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Creating a Framework for Supply Chain Trust in Hardware and Software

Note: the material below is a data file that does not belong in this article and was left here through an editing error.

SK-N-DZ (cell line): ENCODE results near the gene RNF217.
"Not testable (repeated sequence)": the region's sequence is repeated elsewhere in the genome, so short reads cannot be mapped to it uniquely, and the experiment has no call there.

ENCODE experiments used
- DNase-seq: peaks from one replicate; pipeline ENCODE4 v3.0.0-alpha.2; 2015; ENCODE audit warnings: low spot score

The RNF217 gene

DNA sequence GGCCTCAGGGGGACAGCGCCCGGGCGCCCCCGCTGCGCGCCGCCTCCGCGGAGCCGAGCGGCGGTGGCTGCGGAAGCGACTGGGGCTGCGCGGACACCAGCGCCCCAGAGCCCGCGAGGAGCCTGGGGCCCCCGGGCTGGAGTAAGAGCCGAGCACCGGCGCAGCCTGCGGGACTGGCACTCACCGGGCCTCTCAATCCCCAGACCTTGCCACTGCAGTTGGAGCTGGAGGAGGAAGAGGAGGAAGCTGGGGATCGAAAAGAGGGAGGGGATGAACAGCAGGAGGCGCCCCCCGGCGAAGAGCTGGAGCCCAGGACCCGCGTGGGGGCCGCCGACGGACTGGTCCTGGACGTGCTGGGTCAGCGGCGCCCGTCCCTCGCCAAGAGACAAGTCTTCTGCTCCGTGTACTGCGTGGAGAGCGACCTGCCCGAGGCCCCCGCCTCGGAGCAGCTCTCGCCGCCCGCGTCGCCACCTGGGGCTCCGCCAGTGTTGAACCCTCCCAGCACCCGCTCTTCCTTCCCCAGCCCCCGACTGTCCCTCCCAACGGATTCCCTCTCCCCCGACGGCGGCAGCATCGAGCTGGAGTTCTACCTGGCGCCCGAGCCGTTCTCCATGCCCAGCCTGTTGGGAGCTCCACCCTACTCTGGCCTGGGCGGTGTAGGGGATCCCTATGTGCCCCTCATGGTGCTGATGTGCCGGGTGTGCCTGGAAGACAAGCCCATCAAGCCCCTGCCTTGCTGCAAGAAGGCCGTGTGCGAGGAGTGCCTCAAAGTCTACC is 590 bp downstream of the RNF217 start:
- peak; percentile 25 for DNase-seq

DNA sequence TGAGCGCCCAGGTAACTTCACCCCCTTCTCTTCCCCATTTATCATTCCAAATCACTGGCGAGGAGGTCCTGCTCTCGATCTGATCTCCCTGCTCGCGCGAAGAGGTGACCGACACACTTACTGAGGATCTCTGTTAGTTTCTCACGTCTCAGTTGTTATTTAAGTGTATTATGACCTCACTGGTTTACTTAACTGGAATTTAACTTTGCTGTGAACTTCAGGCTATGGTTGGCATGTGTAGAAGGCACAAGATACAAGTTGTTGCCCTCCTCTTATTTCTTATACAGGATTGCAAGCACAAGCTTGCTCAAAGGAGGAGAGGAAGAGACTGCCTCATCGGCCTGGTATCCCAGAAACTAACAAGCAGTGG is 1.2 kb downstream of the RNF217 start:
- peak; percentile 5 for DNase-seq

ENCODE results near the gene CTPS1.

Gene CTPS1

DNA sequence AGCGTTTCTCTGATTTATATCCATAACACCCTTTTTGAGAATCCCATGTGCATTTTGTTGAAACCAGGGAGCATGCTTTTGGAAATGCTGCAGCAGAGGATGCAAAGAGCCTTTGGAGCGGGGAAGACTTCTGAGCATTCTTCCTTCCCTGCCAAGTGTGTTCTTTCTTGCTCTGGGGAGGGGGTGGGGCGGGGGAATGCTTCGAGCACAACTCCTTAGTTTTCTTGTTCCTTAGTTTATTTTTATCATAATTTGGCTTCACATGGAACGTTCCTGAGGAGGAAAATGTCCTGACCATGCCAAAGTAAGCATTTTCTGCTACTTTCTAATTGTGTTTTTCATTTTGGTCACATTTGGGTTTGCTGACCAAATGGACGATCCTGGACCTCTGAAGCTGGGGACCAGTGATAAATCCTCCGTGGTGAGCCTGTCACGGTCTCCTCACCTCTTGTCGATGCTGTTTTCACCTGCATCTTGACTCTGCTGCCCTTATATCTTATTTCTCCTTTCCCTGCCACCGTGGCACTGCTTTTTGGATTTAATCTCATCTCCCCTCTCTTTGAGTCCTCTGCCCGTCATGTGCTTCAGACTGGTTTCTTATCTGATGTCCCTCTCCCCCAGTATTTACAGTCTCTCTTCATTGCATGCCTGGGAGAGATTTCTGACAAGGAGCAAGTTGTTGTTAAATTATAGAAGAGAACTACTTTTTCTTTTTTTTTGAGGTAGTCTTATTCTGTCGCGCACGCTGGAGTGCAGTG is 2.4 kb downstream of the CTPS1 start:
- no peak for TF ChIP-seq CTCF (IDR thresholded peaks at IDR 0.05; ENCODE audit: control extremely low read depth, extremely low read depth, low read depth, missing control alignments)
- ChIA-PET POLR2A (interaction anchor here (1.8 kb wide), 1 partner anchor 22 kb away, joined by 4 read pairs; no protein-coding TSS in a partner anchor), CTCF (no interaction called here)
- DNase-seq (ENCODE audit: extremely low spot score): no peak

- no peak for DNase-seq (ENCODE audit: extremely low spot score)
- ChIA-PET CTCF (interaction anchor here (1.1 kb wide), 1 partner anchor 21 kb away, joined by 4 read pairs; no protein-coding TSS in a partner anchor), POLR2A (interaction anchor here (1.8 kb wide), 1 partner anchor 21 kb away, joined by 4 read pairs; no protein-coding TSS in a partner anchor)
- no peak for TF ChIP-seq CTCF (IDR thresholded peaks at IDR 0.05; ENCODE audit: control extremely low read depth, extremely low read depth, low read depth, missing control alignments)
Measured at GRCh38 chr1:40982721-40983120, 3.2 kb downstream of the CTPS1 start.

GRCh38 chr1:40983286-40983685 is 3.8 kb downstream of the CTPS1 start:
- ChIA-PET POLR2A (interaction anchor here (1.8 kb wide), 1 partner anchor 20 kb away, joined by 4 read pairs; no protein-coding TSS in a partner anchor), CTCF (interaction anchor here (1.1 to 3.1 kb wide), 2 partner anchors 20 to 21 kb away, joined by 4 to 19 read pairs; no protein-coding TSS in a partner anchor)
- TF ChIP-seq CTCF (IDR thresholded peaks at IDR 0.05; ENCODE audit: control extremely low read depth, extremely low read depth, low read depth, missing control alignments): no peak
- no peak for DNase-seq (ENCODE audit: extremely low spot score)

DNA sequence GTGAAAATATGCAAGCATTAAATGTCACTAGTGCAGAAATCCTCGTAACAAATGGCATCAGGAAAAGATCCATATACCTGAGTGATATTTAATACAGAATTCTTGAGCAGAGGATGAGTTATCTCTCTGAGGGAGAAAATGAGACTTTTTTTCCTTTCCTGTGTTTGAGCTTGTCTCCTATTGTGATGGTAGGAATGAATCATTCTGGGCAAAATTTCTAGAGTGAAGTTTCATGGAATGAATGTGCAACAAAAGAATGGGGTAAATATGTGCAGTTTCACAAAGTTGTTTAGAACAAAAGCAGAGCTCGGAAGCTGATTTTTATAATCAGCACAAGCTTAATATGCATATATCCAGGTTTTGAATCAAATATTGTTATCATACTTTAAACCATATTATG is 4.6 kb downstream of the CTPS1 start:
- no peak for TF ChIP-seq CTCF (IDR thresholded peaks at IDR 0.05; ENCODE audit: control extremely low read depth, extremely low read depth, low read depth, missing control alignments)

A Report of the Lawfare Institute’s Trusted Hardware and Software Working Group May 2022: “In a world of growing dependence on technology, consumers of information and communications technology (ICT) goods face increasingly important questions: How, and to what extent (if any), can they be confident that the systems on which they rely are worthy of trust? One need only think of the controversies surrounding hardware and software systems manufactured in China but used in Western commerce to understand the political and practical salience of the problem. To answer that question, the Lawfare Institute convened a working group of experts to articulate and justify a set of trustworthiness principles—concepts that, ex ante, would justify accepting a digital artifact as worthy of being trusted. Although we concluded that a dispositive assessment of trustworthiness would never be feasible, the report develops a comparative checklist of steps an organization can take that significant stakeholders might agree demonstrates its products to be trustworthy—what one might call a functional definition of trustworthiness. Even without the prospect of precisely assessable levels of trustworthiness, the report concludes that a framework for assessments can be made with a relatively high degree of confidence. The value of a framework based on agreed-upon principles should be evident. Using these principles—as well as acceptable evidence—as a guideline, ICT manufacturers and users, including organizations and consumers, can analyze comparative risks and make reasoned risk-benefit and resource-allocation decisions. The framework identifies multiple principles of trustworthiness organized around four core values: maximize transparency, ensure accountability, allow for independence of evaluation and prefer provable analytic means of trust verification over axiomatic, unverifiable means of assessment..”

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